Since the 2000 election, I have done comparisons of presidential poll numbers and the stock market, which have provided useful insights about how the election was going to turn out. This year, I am not so sure about it working as it has in the past, and for a variety of reasons.
This week’s leadoff chart (and I have a bunch more below) compares the DJIA to the Rasmussen poll numbers for the election matchup between President Trump and former Vice President Biden. For most of this year, Rasmussen has done this poll weekly, and they only recently increased the polling frequency to daily. One key adjustment I have made in this chart is that the plot of the DJIA is shifted forward by 8 trading days, to show how the changes in the poll numbers tend to match the movements of the DJIA with a lag.
Rasmussen’s poll numbers tipped to one point in Mr. Trump’s favor back on the release dated Sep. 15, which was the echo of the stock market running up to its Sep. 2 top. The stock market’s decline in September led to a big shift back toward Mr. Biden, amplified by Mr. Trump’s hospitalization due to Covid. But since the 12-point differential in the Oct. 6 release, the numbers have moved back to a dead heat.
The same 8 trading day lag also works well to explain the movements of the broader poll numbers in the Real Clear Politics (RCP) average, although those numbers show a more consistent edge in favor of Mr. Biden.
If the 8 trading day lag continues to work, then that would mean a pretty decisive popular vote victory for Mr. Biden, given how the stock market has sold off recently. And that is where we run into trouble about making assumptions. It is not at all clear to me how the actual vote is going to be affected by the recent revelations about Mr. Biden’s son Hunter Biden, and the corrupt dealings with foreign entities. There is also a lot more doubt this year about the validity of any poll result, given the reports about the reluctance of Trump supporters to reveal that support to pollsters.
Part of the reason for the lag between the stock market and the polling numbers is that it takes time to conduct a poll, then to assemble the results, and finally to publish them. My belief is that attitudes toward the election vary in real time with attitudes about the stock market, but it just takes us a while to find out what people were thinking.
What past years’ analyses have shown is that presidential polls have varied quite a bit all the way up to the election day, along with the variations in the stock market. That insight may not be as useful this year, because the Covid pandemic has increased mail in voting. So even though the public’s attitudes might vary along with the stock market right up until election day, the variation in those attitudes will not matter for the voters who have already sent in their ballots.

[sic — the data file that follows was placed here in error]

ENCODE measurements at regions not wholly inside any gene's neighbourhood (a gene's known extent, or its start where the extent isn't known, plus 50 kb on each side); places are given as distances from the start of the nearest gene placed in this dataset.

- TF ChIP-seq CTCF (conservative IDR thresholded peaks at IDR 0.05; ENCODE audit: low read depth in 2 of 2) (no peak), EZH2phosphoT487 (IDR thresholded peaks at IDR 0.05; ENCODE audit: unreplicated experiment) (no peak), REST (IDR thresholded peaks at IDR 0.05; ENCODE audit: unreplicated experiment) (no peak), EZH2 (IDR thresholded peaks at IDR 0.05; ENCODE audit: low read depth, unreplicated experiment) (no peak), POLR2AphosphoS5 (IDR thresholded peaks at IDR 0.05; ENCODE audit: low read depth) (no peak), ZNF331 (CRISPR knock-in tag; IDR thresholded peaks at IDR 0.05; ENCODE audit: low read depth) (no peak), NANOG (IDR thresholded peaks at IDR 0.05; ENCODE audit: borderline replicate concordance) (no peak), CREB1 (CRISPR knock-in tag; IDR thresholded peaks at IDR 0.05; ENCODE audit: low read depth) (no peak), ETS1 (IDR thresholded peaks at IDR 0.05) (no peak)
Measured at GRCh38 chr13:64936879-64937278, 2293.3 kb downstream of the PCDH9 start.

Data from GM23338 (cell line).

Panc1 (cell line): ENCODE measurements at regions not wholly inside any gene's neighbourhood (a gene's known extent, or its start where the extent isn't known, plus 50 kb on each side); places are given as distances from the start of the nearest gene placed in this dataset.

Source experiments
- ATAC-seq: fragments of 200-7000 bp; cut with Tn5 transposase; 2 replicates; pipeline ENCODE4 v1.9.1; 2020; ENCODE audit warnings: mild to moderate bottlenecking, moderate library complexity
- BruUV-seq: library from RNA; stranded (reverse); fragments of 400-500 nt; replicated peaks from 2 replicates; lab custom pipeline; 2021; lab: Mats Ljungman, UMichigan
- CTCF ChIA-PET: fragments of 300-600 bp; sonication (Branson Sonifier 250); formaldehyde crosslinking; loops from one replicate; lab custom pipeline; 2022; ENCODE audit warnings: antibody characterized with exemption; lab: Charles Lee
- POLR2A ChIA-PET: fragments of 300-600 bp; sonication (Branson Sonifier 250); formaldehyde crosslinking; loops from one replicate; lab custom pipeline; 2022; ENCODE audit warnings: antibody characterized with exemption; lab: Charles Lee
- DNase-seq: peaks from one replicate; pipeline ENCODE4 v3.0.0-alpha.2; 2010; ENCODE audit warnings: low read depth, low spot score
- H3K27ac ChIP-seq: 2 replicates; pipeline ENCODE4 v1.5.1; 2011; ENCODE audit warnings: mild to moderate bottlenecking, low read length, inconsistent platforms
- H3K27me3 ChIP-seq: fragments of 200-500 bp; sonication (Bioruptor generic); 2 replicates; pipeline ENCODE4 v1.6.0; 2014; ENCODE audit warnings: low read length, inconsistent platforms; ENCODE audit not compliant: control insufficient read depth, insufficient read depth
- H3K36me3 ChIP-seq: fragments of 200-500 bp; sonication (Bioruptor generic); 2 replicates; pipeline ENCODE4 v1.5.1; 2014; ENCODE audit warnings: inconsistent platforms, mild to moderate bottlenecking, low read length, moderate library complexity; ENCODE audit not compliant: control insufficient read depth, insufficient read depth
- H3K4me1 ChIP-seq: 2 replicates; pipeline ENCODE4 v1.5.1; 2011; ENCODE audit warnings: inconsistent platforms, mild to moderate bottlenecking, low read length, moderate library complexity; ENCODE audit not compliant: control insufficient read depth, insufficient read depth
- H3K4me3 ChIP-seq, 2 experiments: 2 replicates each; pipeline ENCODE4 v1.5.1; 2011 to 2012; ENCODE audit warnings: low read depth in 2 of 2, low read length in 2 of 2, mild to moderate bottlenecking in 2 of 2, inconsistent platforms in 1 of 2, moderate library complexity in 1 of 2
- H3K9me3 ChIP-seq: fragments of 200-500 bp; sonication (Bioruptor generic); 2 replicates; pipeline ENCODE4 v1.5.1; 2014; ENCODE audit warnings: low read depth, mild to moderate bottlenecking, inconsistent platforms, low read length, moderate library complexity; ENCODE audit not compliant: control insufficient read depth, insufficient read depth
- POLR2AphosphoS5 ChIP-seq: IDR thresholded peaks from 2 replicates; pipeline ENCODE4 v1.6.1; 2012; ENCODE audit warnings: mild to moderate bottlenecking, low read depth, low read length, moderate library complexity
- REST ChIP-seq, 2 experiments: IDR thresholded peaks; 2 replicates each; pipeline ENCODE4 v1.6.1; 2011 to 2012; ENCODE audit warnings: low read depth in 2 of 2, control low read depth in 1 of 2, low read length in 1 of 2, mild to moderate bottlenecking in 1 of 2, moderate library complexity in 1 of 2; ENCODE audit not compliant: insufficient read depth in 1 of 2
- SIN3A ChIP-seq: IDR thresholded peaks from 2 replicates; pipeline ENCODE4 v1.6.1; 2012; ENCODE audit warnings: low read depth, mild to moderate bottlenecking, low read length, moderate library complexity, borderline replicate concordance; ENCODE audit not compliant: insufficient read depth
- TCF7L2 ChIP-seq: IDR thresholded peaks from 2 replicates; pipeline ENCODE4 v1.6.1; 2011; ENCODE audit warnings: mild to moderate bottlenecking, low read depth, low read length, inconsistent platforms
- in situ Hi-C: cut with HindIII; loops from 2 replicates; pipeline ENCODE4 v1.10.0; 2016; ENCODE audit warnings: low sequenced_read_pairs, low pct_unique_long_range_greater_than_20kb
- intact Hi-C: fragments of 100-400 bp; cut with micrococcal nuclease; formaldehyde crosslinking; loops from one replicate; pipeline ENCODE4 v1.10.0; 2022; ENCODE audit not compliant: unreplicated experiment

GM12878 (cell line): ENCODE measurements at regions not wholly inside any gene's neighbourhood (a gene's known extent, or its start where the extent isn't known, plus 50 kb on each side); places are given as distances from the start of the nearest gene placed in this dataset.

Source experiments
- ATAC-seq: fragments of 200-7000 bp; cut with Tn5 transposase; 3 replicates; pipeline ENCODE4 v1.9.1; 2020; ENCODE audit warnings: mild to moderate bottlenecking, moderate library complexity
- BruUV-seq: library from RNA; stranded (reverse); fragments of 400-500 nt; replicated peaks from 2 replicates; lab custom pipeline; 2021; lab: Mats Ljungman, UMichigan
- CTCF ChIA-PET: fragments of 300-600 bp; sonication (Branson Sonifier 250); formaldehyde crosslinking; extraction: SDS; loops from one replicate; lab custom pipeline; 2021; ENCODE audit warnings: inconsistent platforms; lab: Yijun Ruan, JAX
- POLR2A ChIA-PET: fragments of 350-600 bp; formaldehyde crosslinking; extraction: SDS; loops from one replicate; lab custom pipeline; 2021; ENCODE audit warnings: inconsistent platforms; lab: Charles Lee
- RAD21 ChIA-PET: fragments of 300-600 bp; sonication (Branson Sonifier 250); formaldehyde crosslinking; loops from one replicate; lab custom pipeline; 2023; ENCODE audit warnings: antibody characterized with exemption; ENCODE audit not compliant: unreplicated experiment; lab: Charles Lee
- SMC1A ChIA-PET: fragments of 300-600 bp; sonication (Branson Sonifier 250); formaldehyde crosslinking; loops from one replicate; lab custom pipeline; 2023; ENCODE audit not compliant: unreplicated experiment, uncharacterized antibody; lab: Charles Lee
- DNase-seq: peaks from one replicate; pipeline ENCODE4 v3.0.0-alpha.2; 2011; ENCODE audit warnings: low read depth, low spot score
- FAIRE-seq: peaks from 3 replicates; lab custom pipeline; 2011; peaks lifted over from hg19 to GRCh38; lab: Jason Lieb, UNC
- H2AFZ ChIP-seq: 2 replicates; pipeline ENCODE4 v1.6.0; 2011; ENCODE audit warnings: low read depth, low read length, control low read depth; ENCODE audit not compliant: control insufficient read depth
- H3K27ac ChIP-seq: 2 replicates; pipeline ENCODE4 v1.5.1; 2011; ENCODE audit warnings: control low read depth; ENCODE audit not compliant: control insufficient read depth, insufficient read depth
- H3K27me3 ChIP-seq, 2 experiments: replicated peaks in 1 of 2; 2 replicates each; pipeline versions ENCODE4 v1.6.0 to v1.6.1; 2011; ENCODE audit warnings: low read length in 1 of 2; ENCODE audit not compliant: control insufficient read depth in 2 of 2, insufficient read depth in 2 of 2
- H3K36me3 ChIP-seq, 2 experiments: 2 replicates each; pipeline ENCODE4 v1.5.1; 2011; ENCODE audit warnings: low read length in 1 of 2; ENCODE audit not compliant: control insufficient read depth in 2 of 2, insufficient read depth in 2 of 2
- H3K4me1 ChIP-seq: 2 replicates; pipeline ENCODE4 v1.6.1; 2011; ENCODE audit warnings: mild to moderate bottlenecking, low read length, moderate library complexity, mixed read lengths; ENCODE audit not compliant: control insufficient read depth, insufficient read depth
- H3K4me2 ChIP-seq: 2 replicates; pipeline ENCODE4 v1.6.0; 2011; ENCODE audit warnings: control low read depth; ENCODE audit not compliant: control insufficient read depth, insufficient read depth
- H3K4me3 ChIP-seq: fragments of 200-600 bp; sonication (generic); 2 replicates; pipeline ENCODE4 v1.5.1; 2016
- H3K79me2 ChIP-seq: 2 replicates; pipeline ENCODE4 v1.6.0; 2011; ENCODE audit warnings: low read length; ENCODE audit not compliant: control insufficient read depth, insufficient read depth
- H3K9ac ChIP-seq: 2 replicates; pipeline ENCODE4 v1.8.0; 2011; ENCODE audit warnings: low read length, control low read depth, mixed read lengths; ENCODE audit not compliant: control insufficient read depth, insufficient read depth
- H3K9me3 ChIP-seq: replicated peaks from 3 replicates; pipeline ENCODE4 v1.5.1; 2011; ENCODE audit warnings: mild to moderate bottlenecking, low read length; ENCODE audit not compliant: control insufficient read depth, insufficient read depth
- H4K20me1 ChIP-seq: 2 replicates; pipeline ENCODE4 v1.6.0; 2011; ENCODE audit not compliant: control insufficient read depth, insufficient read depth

4 years ago, the RCP average showed a 3-point margin of victory for Mrs. Clinton in the final data, which turned out to be pretty close to her margin of victory in the popular vote (but as we all remember, not in the electoral college totals). Mr. Trump saw a big late surge, as seen in this comparison:
It is rather amazing how the two plots vary together with such amazing similarity. The market is different, and lots of other conditions surrounding the election this time are much different from 2016, and yet there is similarity in terms of how the public changed its opinions about the Republican and Democratic candidates.
What is really different this time is that Mr. Trump’s presidential approval numbers have not tracked oil prices like these numbers have under past presidents. Here is a comparison of an inverted plot of oil prices to presidential approval.
Historically, low oil prices have led the public to say that they like how the president is doing the job. And high oil prices (lower postings in this inverted scaling) have brought low presidential approval.
But it has not worked that way during President Trump’s time in office. One could argue that it is working inversely to how it has behaved in the past:
I have used Gallup Poll numbers for this comparison of presidential approval numbers to oil prices because their numbers go back further in time. The downside is that they do not sample that very frequently, doing it just every two weeks lately.
Rasmussen samples this daily, and their numbers are consistently higher than Gallup’s for Mr. Trump’s approval. You can make of that what you will.
The data which explain Mr. Trump’s approval numbers better than oil prices are the consumer sentiment data. Here is the University of Michigan’s Index of Consumer Sentiment:
Those data understandably took a big hit with the Covid pandemic and the government imposed lockdowns. They have been bouncing back since then, although not yet to the pre-pandemic levels, and so have Mr. Trump’s approval numbers. Rasmussen’s latest data show 51% approve and 48% disapprove. If those numbers are correct, it is hard to imagine an incumbent president losing.
See also this Special Market Reports article in our Learning Center, from 2016: “The Intersection of Stock Market & Political Races”.
Editor, The McClellan Market Report